Andy's radar goes off and he assures Dave that as soon as the prints clear him, he can go home. He picks up Dave's coat and calls him along. He notices some sort of weight in one of the coat pockets however, and reaches in to find a couple of clips to a small gun. At the same second, Dave is pulling that gun out of his pants and pointing it at Andy.

Freaking out, Dave orders Andy to sit down and put his hands on the table. He puts the gun against Andy's temple, takes Andy's own gun away, and complains very loudly that Andy should have just let him go.

No one notices Andy's plight until Clark goes looking for him and finds the doors to the pokey room locked. Andy shouts for him to stay away and so does Dave. Clark looks through the two-way mirror and sees what's going on. He calls Tony in and in a matter of minutes, ESU arrives with snipers.

The tense situation continues while Dave both threatens to blow Andy's brains out and practically sobs his life story to him. Several times, the head of the sniper unit tries to interrupt and negotiate. He makes Dave very mad and Andy has to shout at him several times to shut up. Tony is also dealing with this guy who is trying to throw him out of the observation room.

Tony has questioned Greg about how this happened. Greg blanks: did he search the guy for weapons? He's not completely sure, but it's clear that if he did, he missed one. Baldwin tries to console him a little, but Greg is stunned. Clark has a few harsh about Greg to Baldwin later, but Baldwin tells him to back off because Greg made a mistake and needs support.

Greg, Baldwin and Clark have tracked down a real suspect in the case. Before she died, Judy told them it was a Jamaican named Ed. After narcotics fails to find any Jamaican named Ed, Greg does a phone dump of the dead guy's cell and finds a call from a guy named Ed who lives in Jamaica, Queens.

Baldwin and Clark set up on him and take him down after a foot chase. At first Ed tells them there are tons of people in Jamaica, Queens named Ed. He cracks, however, after Clark challenges him to figure out how many of them called the dead guy's cell phone.

Ed tells them he was part of a robbery scheme and that he was forced to shoot everyone because Sherry pulled out a gun.

Meanwhile, Andy tries to talk himself out of his situation. He gets Dave to unload about the arson charge and about how the government has been trying to ruin his life ever since. Dave begins to feel more comfortable with Andy when he learns Andy was in Nam and is not a big fan of the government either.

He's further encouraged when Andy promises to get him some pot and, thanks to Tony, is able to come through with a couple of joints.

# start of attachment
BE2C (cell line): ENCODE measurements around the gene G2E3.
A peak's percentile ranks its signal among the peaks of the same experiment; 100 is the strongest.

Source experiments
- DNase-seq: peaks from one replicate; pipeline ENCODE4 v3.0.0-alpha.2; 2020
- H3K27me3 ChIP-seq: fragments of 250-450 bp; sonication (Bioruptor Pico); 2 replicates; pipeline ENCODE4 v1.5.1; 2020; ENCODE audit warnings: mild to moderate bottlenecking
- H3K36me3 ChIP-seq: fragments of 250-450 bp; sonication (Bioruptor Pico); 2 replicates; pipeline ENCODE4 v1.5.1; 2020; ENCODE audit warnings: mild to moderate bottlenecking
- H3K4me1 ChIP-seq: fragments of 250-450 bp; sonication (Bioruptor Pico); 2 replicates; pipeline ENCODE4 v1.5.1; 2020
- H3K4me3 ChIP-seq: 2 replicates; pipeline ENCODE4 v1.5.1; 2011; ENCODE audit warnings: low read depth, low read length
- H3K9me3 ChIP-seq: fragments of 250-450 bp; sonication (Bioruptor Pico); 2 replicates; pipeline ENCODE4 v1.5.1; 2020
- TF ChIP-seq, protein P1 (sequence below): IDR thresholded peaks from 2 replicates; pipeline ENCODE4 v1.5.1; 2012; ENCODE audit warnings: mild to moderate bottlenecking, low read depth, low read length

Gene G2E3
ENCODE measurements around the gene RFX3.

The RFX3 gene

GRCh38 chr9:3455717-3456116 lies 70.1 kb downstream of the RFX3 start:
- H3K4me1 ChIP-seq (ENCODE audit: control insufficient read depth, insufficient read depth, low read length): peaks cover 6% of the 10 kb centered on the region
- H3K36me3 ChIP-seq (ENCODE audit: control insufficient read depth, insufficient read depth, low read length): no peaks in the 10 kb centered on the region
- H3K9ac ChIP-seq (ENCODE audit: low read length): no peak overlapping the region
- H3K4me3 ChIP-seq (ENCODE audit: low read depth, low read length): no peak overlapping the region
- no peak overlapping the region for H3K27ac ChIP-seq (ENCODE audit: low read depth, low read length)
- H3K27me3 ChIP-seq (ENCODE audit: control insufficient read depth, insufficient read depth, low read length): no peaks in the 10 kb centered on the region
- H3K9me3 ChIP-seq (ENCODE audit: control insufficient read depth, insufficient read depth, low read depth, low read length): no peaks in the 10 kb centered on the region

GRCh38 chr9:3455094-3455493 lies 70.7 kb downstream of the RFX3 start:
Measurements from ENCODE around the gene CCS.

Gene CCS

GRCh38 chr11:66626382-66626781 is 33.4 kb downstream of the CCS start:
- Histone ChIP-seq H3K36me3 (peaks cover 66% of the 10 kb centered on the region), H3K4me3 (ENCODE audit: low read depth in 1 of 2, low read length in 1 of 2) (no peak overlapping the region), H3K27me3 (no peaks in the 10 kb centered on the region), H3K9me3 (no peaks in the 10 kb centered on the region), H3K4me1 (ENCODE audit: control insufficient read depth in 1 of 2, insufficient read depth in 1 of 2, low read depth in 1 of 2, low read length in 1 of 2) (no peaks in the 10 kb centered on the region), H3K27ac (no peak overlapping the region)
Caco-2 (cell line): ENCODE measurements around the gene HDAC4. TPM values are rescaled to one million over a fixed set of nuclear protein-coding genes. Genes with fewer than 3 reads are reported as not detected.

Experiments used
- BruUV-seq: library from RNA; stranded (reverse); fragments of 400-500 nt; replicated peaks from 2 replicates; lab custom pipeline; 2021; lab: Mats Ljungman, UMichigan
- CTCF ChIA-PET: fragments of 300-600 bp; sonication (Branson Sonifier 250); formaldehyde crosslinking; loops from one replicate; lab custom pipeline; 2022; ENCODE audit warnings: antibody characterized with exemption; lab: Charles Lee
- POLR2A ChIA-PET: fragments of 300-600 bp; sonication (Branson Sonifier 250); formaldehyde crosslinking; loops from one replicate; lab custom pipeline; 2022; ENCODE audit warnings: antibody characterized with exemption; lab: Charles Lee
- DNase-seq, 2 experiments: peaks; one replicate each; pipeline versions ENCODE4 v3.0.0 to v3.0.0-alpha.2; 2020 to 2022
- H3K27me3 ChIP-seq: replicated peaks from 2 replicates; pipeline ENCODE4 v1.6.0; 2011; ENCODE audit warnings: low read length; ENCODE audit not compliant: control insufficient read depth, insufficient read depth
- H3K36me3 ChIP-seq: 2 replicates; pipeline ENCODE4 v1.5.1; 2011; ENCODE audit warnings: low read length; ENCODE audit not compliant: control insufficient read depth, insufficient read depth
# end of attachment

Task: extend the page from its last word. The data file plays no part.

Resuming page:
Just as the snipers are poised to put two bullets through the mirror--one to break the glass and one to hopefully break Dave's skull--Andy gets him to write down his story about the government so Andy can give it to the media. As he's writing, Dave lowers the gun inch by inch. Finally Andy places his hand on Dave's gunhand and tells him not to move. He explains that there are snipers and that if he moves he'll die. Dave begins to weep a little, but gives up the gun. Andy moves to take the other gun when the ESU guys bust through the door. After things are back under control, Dave is taken out and Andy is left shell-shocked.

Later, he returns home to Theo. Connie has gone ahead of him to pick Theo up. Theo is thrilled to see Andy and has no idea anything has happened. He's sent off to get ready for bed and Andy and Connie wander wordlessly to the couch. They sit down and stare blankly at the TV. Andy is in shock. Connie sits with tears streaming down her face. Finally, Andy takes her hand. They sit a while staring, and then he asks if she'll stay a while. She turns to him and says she'll stay as long as needs her to.

DRUG MOM:

Connie and Rita are called to the scene of a bomb threat when a passerby is arrested there. A bomb sniffing dog went nuts when Ronda Clifton walked past the scene and tried to get her purse. The police stopped her and found a huge amount of drugs inside. The dog, it seems, was originally a drug-sniffer but got retrained after 9/11.

Ronda is a fifty-ish woman who looks for all the world like June Cleaver circa 2002. But there she is with a felony amount of drugs in her pocketbook.

She denies she owns the drugs and denies that she was trying to sell them. She's from upstate, she tells them, and that turns out to be true. Connie and Rita are having a hard time believing her because she was caught with the goods and because they know that appearances don't mean squat.

Mrs. Clifton says over and over that the drugs are not hers and suggests maybe a dealer tried to unload them by stuffing them in her purse. The detectives roll their eyes. Then Mrs. Clifton just flat out admits it: the drugs are hers and she's going to sell them. Connie asks her how much she paid for them and how much she plans to make off them: she says something like 3-grand. Of course, they're worth much, much more than that. Mrs. Clifton is lying and Connie and Rita lock her up.